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Violence Against Women Reauthorization Act of 2011 -- Motion to Proceed

Floor Speech

Location: Washington, DC


Mr. MORAN. Madam President, as certainly every Kansan and all Americans know, our gas prices are on the rise and the U.S. economy continues to struggle. I believe one of the most important things Congress can do now is to facilitate the production of affordable energy in this country. In Kansas, we have the third highest number of highway miles in any State in the country, so higher fuel prices are particularly difficult for Kansans who drive long distances each day for work and school. When business owners pay more for fuel, they have less to invest in their businesses and fewer resources to use to hire new employees.

In our State, higher fuel prices increase operating costs for farmers and ranchers who produce much of our Nation's food supply. One Kansas farmer feeds 155 people. The global food supply is threatened when food producers have to pay high costs to plant, harvest, and transport their production.

Higher gas prices don't just affect the farmer or rancher filling their equipment; they also affect every American as they shop at their grocery store. While producers have to pay higher fuel costs, so do the folks who transport the goods to market. So that increased cost gets passed on to the consumer. We all are paying more.

For the United States to remain competitive in this global economy, Congress must develop a comprehensive national energy policy. No single form of energy can provide all the answers. High fuel prices and an uncertain energy supply will continue until we take serious steps toward increasing the development of our own natural resources.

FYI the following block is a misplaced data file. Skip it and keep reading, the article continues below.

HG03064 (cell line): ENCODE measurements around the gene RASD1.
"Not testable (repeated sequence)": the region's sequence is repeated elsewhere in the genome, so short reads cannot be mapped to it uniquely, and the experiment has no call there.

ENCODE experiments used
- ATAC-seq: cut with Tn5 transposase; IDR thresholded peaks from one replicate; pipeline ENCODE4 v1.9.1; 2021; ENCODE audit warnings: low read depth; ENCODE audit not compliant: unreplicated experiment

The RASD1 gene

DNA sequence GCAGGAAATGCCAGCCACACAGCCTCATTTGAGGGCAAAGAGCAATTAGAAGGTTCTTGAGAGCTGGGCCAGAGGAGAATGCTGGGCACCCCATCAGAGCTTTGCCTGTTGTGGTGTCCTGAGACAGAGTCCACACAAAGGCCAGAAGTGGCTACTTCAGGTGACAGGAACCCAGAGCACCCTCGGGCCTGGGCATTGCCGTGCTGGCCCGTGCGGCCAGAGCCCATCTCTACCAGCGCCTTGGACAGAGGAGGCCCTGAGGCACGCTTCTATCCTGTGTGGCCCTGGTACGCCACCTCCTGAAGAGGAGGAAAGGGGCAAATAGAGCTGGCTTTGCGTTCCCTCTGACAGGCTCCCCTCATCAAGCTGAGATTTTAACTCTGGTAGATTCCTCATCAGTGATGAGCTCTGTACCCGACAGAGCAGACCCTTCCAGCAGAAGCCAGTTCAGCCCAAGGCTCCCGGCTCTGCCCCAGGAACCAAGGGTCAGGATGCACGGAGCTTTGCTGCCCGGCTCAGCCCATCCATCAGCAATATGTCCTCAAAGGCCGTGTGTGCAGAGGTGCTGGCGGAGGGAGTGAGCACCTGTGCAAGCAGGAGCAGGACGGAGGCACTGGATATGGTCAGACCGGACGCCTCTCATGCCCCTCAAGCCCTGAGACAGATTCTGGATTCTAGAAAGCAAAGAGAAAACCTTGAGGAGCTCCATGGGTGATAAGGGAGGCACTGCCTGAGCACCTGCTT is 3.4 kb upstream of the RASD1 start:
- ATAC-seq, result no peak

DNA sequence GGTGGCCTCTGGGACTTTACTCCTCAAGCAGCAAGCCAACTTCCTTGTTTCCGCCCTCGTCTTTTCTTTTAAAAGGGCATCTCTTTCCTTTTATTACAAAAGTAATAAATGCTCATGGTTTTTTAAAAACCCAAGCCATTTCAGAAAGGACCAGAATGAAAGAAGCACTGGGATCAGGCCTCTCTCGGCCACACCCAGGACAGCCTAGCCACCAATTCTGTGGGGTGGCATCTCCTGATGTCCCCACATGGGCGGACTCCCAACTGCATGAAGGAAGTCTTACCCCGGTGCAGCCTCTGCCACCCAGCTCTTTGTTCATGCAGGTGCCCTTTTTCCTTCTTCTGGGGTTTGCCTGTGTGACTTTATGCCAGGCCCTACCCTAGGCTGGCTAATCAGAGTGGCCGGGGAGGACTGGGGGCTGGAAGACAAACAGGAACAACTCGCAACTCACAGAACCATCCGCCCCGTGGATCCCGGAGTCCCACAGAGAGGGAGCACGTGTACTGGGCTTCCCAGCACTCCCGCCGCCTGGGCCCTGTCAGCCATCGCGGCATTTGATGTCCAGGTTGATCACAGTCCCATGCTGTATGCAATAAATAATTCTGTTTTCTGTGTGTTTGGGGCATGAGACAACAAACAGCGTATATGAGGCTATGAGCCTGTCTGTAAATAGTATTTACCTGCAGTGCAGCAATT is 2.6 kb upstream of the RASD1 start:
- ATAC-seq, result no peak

Our country has some of the most plentiful, affordable, and reliable energy sources available. Our own Congressional Research Service has reported the United States has greater energy resources than China, Saudi Arabia, and Canada combined. Unfortunately, access to those resources continues to be restricted.

Technological advances have made the exploration, extraction, and transportation of oil and gas safer and more efficient. Yet the Obama administration has repeatedly blocked efforts to expand energy production. In the President's State of the Union Address, he claimed oil and gas production has increased under his leadership. While private lands are being further developed, and energy production is being increased on those private lands, energy production on Federal lands has actually decreased. According to the Department of the Interior, oil production on Federal property fell by 14 percent and natural gas production fell by 11 percent last year.